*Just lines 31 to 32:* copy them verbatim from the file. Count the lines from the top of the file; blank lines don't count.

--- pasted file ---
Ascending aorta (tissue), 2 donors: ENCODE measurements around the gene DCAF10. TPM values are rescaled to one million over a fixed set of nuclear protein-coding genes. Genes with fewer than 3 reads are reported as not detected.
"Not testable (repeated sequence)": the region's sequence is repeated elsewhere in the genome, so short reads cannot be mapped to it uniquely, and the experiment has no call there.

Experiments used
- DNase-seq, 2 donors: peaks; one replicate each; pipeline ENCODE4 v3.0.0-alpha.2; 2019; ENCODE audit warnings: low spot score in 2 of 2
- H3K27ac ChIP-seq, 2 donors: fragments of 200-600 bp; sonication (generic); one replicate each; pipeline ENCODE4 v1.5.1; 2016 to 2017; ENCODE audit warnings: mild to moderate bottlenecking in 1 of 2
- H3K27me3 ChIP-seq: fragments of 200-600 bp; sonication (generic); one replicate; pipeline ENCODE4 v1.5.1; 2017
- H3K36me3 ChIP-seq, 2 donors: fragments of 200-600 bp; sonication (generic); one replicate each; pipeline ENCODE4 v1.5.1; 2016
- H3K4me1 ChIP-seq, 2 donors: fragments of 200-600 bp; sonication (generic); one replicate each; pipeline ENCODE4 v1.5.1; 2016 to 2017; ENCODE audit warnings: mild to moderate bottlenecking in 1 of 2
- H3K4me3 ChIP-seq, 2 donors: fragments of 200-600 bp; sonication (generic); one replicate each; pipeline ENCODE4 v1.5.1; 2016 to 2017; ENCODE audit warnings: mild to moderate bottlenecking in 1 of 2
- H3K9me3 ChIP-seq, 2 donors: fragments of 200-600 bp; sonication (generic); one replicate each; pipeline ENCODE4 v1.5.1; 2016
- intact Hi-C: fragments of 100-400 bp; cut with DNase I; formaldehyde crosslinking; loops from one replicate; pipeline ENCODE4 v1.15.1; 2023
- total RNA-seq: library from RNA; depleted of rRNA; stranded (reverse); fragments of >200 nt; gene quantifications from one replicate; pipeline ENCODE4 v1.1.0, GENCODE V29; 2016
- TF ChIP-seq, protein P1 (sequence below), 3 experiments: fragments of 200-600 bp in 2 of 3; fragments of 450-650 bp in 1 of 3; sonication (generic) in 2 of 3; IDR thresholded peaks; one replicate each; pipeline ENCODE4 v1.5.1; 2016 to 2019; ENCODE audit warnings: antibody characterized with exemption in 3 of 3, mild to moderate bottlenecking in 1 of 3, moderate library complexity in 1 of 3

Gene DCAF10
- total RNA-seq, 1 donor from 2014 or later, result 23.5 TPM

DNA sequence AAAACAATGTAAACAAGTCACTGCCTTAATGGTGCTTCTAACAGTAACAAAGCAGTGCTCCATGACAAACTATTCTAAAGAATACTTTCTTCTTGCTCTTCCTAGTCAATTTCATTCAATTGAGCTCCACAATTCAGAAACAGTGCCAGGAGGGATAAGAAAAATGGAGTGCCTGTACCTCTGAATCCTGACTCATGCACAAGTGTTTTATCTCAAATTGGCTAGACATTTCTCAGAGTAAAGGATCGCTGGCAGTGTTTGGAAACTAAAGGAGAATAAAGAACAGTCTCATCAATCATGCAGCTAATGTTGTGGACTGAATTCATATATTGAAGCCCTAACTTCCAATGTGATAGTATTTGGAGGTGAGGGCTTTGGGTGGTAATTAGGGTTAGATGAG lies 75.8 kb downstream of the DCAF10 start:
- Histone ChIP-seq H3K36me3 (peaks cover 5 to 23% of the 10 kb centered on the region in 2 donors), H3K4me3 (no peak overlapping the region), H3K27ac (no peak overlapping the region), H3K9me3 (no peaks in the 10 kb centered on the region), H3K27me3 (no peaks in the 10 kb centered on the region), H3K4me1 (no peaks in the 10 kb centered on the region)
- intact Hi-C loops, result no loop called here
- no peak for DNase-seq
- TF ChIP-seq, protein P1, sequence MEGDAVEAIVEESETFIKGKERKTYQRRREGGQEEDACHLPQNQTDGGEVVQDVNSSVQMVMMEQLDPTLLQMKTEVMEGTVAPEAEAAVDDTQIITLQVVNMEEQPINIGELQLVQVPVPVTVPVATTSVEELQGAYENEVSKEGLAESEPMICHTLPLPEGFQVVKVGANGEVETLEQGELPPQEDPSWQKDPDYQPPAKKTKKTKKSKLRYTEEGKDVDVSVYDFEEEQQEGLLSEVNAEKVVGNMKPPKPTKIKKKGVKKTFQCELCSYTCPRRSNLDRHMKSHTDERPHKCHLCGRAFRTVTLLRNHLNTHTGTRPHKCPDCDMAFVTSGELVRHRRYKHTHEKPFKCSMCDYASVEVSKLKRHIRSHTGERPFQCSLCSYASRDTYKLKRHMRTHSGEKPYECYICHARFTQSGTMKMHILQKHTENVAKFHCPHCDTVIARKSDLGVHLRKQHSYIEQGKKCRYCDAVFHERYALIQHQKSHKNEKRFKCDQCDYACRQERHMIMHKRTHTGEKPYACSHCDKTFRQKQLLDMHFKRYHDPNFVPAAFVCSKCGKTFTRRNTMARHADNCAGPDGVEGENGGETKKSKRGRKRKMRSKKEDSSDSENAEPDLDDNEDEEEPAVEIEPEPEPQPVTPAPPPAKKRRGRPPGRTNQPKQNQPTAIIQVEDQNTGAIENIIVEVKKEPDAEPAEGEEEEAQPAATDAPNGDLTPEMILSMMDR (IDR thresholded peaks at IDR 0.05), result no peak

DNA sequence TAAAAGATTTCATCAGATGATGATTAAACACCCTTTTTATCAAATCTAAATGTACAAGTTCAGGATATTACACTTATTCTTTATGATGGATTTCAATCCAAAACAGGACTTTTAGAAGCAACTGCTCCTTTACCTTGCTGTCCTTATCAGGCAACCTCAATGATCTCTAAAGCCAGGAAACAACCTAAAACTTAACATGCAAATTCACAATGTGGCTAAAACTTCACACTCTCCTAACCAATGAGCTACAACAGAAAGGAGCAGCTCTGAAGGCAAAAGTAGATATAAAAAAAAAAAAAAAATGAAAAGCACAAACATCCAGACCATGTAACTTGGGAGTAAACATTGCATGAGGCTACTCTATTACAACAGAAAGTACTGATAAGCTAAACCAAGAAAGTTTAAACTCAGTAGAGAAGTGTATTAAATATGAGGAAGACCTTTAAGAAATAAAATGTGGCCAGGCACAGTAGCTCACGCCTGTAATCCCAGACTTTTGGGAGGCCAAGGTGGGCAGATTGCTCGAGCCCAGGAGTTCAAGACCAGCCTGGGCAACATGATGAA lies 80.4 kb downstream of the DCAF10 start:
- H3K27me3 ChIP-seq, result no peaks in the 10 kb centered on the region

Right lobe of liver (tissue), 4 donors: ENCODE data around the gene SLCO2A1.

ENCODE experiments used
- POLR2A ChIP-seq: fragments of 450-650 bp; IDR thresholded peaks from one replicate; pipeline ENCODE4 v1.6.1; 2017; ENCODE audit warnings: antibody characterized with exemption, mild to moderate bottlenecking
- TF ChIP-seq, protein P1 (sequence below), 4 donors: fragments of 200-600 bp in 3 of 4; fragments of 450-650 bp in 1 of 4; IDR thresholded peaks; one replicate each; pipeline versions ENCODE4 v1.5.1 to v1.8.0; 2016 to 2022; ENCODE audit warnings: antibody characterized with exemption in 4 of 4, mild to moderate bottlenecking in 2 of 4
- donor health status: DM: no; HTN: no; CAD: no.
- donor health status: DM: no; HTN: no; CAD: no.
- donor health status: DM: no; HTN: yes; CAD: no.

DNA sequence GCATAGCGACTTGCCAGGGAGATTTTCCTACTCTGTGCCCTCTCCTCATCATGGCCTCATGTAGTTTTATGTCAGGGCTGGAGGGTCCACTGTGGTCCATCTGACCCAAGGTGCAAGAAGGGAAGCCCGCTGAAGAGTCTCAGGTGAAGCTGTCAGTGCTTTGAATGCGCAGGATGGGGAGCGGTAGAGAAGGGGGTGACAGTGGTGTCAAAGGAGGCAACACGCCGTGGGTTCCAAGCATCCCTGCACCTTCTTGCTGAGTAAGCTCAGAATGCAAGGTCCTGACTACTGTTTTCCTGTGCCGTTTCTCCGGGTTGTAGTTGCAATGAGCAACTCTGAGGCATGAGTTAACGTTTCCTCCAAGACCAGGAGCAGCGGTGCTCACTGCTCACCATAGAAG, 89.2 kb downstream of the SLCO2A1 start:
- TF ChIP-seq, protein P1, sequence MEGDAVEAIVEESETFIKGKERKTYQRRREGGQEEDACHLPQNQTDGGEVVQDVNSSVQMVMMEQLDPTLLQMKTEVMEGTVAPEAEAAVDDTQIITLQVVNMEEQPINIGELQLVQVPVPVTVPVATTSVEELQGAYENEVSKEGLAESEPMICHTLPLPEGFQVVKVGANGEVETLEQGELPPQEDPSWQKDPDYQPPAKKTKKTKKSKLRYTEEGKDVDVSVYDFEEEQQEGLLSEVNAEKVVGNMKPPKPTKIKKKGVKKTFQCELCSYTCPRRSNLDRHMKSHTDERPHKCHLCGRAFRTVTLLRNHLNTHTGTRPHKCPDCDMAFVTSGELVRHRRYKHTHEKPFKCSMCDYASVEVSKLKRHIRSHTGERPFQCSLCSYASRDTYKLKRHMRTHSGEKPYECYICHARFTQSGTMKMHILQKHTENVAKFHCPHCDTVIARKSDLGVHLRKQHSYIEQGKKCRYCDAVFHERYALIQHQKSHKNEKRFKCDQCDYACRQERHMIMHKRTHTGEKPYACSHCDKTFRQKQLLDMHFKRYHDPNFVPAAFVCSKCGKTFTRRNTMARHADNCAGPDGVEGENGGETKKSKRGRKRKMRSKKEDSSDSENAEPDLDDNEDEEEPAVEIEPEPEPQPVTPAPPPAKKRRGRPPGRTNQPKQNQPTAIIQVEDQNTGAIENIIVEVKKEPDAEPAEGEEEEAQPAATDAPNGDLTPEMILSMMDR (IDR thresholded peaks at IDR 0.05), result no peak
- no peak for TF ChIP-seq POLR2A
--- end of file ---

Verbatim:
- TF ChIP-seq, protein P1, sequence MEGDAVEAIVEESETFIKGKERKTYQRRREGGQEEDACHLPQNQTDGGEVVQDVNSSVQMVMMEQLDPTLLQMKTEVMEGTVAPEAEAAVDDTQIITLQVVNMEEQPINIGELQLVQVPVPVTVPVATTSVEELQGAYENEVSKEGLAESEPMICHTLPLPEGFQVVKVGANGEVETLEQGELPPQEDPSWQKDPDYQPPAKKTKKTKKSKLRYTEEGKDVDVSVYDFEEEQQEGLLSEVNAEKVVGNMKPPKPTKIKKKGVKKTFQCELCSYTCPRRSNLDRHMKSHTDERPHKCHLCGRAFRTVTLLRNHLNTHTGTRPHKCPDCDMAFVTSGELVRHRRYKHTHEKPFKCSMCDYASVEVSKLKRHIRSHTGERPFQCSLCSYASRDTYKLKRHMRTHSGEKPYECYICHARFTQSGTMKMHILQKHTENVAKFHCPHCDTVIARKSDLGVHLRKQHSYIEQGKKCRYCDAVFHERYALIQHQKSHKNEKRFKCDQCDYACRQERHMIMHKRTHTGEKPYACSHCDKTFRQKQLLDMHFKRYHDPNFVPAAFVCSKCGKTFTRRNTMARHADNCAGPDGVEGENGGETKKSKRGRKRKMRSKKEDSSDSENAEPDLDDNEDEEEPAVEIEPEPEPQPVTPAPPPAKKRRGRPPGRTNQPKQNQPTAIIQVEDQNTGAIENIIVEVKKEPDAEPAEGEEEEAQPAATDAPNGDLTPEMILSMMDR (IDR thresholded peaks at IDR 0.05), result no peak
- no peak for TF ChIP-seq POLR2A